Roman Catholic Archdiocese of Hermosillo

From Wikipedia, the free encyclopedia
Jump to: navigation, search
Archdiocese of Hermosillo
Archidioecesis Hermosillensis
Arquidiócesis de Hermosillo
Catedral de la Asunción en Hermosillo, Sonora. México. 02.JPG
Catedral de la Ascunsión
Location
Country Mexico
Ecclesiastical province Province of Hermosillo
Metropolitan Hermosillo
Statistics
Area 35,132 sq mi (90,990 km2)
Population
- Total
- Catholics
(as of 2006)
1,100,322
1,003,489 (91.2%)
Parishes 58
Information
Denomination Roman Catholic
Rite Roman Rite
Established 7 May 1779 (235 years ago)
Cathedral Cathedral of the Assumption
Current leadership
Pope Francis
Metropolitan Archbishop José Ulises Macías Salcedo
Emeritus Bishops Carlos Quintero Arce

The Archdiocese of Hermosillo (Latin: Archidioecesis Hermosillensis) is a Roman Catholic Archdiocese located in Hermosillo, Sonora, Mexico. Its area is 90,959 sq. miles, and its population (2004) 1,067,051. The bishop resides at Hermosillo.

The Archdiocese of Hermosillo is a Metropolitan Archdiocese. Until 2006, its suffragans dioceses were the dioceses of Ciudad Obregón, La Paz, Mexicali and Tijuana but on November 26, 2006, Tijuana became an archdiocese and Metropolitan while Mexicali and La Paz became suffragan dioceses of the latter. Currently, the Archdiocese of Hermosillo has two suffragan dioceses: Ciudad Obregón and Culiacán.

The Diocese of Hermosillo was originally created as the Diocese of Sonora on . On September 1, 1959 the name was changed to Diocese of Hermosillo; it was elevated to Archdiocese on July 13, 1963.

The current Archbishop of Hermosillo is José Ulises Macías Salcedo.

The Archdiocese is headed in Hermosillo Cathedral.

History[edit]

The Gospel was first preached in the territory by the celebrated Father Niza, who accompanied the daring expeditions of the first explorers and conquerors of Mexico. The Spaniards settled at different places in this section; they evangelized the numerous tribes who lived in that region in the beginning of the seventeenth century, after having established the new See of Durango, to which all these lands were given. The Jesuits, who were assigned the task of converting to Christianity the people of these lands, founded the famous missions of Río Yaqui, Río Mayo, and Upper and Lower Pimeria. Notable among these priests was the celebrated Father Kino. When the Jesuits were expelled from all the Spanish colonies (1767) they had the following residences: Mission of the Upper and Lower Pimeria (Guazaves, Aconche, Mátape, Oposura, Movas, S. Ignacio, Arizpe, Aribechi, Batuco, Onavas, Cucurupe, Cumuripa, Saguaripa, Sta Maria Soanca, Tubutama, Odope, Saric, Tecoripa, Ures, Caborca, Babispe, Baca de Guachi, Cuquiarachi, Onapa, Banamichi); S. Javier del Bac, Santa Maria Basoraca, and Guebabi, which were then in the territory now belonging to the United States; Mission del Rio Yaqui (Huirivis, Belem, Rahum, Torim, Bacum); Mission del Rio Mayo (Santa Cruz, Caamoa, Nabojoa, Conicari, Batacosa).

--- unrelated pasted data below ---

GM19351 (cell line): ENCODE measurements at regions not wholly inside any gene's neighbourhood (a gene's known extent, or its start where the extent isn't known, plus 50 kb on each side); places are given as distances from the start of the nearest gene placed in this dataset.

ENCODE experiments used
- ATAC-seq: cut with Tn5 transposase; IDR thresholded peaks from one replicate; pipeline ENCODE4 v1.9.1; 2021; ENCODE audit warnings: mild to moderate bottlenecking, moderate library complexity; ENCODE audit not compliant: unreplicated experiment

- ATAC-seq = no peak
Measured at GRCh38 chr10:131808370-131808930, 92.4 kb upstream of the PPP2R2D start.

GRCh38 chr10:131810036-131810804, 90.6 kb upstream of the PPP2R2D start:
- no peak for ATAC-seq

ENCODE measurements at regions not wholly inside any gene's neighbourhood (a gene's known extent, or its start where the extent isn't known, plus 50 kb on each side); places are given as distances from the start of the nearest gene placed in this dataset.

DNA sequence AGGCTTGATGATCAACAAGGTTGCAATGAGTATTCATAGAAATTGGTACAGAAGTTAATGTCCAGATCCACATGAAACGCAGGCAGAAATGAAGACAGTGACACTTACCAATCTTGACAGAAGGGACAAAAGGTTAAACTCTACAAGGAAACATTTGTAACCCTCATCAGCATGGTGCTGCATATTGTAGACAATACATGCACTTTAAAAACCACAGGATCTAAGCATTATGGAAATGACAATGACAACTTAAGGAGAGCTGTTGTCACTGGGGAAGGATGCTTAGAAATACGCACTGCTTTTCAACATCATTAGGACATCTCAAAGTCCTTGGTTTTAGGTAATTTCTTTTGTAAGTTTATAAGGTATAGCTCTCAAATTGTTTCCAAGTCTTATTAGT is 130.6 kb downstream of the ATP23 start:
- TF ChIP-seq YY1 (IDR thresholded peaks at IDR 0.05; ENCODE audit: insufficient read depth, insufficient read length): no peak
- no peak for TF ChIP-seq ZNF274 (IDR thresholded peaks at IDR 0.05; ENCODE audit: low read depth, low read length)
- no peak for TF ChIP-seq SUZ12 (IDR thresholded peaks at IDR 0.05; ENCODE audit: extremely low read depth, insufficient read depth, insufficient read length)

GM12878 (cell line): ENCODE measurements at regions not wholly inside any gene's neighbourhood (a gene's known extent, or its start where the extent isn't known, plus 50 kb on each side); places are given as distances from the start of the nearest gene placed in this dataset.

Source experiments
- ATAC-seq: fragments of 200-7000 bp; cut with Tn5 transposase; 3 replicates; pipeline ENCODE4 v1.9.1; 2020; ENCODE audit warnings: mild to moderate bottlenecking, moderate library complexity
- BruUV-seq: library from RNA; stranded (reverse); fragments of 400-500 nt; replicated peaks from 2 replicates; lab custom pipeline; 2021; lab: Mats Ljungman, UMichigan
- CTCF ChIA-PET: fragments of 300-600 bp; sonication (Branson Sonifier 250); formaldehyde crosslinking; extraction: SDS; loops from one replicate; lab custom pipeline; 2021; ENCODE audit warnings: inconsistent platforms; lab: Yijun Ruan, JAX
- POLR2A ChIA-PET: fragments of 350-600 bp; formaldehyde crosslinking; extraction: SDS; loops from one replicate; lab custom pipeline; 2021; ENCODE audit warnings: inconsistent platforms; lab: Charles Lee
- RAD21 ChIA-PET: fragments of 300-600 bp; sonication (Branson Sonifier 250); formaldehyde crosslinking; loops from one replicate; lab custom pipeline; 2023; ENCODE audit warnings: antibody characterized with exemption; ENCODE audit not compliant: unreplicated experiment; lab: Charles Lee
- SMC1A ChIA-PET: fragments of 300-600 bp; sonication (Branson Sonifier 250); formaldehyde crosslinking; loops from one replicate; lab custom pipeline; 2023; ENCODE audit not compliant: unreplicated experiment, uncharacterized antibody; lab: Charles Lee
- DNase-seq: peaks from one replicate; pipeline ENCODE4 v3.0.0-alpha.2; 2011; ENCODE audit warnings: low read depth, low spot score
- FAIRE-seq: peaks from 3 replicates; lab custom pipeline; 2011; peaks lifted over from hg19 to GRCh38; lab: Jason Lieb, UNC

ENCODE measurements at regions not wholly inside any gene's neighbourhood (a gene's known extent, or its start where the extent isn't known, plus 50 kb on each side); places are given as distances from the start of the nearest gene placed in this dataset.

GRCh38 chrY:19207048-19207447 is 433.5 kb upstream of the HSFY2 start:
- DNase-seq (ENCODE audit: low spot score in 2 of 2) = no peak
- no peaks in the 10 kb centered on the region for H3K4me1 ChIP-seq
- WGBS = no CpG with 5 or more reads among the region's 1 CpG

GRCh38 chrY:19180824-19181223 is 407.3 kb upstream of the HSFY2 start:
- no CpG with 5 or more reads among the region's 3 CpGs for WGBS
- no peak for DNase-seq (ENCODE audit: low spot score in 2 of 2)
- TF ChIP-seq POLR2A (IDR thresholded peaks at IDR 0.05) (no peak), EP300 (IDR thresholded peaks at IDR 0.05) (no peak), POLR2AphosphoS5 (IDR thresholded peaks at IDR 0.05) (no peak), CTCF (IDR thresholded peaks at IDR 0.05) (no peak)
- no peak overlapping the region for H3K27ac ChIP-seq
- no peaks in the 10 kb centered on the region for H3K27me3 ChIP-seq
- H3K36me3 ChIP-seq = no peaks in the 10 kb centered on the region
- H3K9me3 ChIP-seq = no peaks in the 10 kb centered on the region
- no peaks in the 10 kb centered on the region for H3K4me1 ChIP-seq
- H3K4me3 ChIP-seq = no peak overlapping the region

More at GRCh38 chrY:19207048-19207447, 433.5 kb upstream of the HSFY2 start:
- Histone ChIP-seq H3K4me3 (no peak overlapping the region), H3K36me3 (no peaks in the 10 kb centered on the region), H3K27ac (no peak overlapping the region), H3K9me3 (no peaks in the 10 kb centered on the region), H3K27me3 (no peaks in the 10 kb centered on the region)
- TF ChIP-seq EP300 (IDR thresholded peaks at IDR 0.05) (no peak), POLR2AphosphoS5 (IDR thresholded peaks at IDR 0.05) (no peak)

On 7 May 1779, Pius VI established the Diocese of Sonora to which belonged at that time the present states of Sinaloa and Sonora and the two Californias (Upper and Lower). It was suffragan of the then immense Archdiocese of Mexico. This territory was divided in 1840 when the See of San Francisco de California was founded. In 1863 it ceased to be a suffragan of Mexico and became suffragan of the new metropolitan see established at Guadalajara. In 1873 it was separated from Lower California, which became a vicariate Apostolic, and in 1883, when the See of Sinaloa was created, the See of Sonora was reduced to its present limits. In 1891 Leo XIII, by the Bull Illud in Primis, separated this See from the ecclesiastical Province of Guadalajara and made it a suffragan of the new Archdiocese of Durango. The bishop's residence was first situated in the city of Arizpe, but owing to the uprising of the Indians it was removed to Álamos and later to Culiacán, the present capital of the State of Sinaloa. When the new See of Sinaloa was created the Bishop of Sonora made his residence at Hermosillo. And in June 1959 more territory was lost with the creation of the Diocese of Ciudad Obregón.

Bishops of the Archdiocese of Hermosillo[edit]

See also[edit]

External links[edit]